(HealthDay News) — Most American children entering kindergarten are getting their required vaccinations, according to research published in the Oct. 17 issue of the U.S. Centers for Disease Control and Prevention’s Morbidity and Mortality Weekly Report.

According to the report, coverage for the 2013–2014 school year ranged from 95% for the diphtheria, tetanus, and pertussis vaccine to 94.7% for two doses of the measles, mumps, and rubella vaccine, and 93.3% for two doses of varicella vaccine. However, there was still a persistent 1.8% of children whose parents didn’t want their children vaccinated.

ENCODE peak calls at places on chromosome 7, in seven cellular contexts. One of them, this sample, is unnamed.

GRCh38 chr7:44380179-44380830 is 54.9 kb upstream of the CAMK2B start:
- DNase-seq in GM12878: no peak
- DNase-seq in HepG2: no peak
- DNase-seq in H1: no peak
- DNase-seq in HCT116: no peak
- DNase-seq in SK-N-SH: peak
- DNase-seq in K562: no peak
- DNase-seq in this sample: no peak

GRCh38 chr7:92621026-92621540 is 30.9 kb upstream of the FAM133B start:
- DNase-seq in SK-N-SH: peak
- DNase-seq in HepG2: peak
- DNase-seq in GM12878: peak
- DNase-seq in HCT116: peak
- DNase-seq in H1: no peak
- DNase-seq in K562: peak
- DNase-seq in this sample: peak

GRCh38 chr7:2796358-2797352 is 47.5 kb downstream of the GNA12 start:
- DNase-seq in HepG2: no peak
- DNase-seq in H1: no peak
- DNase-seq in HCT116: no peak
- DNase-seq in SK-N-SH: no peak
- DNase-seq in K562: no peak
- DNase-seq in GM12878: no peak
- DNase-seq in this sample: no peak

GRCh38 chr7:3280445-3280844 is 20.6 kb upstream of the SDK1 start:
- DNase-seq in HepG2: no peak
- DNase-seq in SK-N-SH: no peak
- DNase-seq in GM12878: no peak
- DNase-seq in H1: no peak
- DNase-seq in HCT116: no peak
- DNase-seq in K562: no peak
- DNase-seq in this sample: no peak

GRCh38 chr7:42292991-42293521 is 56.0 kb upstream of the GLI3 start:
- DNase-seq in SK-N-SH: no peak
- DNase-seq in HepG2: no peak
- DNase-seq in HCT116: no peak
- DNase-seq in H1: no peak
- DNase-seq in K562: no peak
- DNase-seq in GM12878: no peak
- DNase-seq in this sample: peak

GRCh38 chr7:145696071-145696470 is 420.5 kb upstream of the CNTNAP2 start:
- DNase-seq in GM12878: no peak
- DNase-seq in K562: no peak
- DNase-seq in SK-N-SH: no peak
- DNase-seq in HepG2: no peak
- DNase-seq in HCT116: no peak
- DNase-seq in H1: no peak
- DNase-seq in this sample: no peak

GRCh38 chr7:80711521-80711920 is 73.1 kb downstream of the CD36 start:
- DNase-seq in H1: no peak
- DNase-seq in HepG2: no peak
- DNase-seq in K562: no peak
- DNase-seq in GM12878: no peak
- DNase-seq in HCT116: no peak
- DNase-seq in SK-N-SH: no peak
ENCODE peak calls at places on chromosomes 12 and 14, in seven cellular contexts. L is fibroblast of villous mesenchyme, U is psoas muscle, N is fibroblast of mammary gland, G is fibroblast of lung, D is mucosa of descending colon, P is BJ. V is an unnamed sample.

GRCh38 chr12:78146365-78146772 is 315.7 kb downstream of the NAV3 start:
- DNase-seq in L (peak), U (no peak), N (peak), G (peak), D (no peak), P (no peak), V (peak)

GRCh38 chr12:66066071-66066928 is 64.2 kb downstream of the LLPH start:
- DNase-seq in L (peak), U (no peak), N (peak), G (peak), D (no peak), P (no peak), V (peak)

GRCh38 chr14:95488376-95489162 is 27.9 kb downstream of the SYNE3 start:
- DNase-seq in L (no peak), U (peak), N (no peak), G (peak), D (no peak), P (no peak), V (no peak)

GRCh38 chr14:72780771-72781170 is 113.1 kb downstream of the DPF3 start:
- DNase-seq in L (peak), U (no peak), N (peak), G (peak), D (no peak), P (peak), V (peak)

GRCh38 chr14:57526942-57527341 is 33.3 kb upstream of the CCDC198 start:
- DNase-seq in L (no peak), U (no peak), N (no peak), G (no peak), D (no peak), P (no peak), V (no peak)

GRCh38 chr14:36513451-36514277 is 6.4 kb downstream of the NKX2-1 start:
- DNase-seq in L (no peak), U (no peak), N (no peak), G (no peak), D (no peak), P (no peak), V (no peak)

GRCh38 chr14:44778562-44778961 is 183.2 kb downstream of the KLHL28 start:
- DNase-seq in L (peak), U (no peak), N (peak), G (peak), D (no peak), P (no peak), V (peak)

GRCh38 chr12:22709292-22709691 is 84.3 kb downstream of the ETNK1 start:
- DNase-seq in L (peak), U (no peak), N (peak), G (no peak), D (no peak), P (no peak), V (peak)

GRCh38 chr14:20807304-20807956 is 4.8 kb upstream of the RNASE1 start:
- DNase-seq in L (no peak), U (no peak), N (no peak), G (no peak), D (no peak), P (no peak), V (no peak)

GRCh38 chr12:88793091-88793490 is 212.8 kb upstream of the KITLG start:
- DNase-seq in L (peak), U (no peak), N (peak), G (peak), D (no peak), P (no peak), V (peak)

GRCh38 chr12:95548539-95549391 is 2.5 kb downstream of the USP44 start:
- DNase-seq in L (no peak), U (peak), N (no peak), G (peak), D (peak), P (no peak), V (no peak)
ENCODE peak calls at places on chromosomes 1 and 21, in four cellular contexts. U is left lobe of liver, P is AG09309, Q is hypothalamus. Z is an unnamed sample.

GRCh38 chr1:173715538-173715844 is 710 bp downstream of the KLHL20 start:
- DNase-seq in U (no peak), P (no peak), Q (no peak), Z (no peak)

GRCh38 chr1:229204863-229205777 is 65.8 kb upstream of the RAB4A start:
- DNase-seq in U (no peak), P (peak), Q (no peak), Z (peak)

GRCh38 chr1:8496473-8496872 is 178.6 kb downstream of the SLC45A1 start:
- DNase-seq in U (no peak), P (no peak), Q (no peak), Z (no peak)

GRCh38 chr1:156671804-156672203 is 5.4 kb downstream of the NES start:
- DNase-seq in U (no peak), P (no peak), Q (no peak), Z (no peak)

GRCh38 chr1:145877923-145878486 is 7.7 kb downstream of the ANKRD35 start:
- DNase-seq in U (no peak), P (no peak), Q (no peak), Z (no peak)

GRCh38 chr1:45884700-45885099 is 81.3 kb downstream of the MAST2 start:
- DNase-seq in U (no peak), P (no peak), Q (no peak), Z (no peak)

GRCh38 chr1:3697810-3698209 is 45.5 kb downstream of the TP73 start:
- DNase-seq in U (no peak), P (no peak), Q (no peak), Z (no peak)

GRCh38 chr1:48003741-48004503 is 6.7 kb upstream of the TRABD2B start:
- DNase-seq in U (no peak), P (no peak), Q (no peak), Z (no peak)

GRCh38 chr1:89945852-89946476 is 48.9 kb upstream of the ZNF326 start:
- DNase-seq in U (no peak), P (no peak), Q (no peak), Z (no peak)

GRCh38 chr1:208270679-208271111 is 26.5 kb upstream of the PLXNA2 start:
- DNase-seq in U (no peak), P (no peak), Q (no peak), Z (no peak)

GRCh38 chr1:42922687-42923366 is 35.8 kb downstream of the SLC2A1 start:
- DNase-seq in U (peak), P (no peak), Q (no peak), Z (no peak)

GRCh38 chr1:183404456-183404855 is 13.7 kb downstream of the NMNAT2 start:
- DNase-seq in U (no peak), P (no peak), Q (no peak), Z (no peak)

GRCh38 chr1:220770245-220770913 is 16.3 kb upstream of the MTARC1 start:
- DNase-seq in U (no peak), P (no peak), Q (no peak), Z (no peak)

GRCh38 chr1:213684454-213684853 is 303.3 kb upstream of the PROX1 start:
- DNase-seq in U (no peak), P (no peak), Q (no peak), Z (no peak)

“These vaccination rates remain the same as they were the previous year,” Shannon Stokley, MPH, associate director of science at the CDC’s immunization services division, told HealthDay. Stokley said the rate of parents who opt out of vaccinations differ by state, from a low of 0.1% in Mississippi to 7.1% in Oregon, which continues to have the highest rate of vaccine refusal in the United States.

Parents choose not to have their children vaccinated for a variety of reasons, she said. These include not understanding the reasons vaccinations are important, fear that the vaccines aren’t safe, and not believing that they’re needed. “These diseases aren’t common and people forget that they are actually very serious, and we need to maintain the protection so these diseases don’t come back,” Stokley stressed.

Full Article
More Information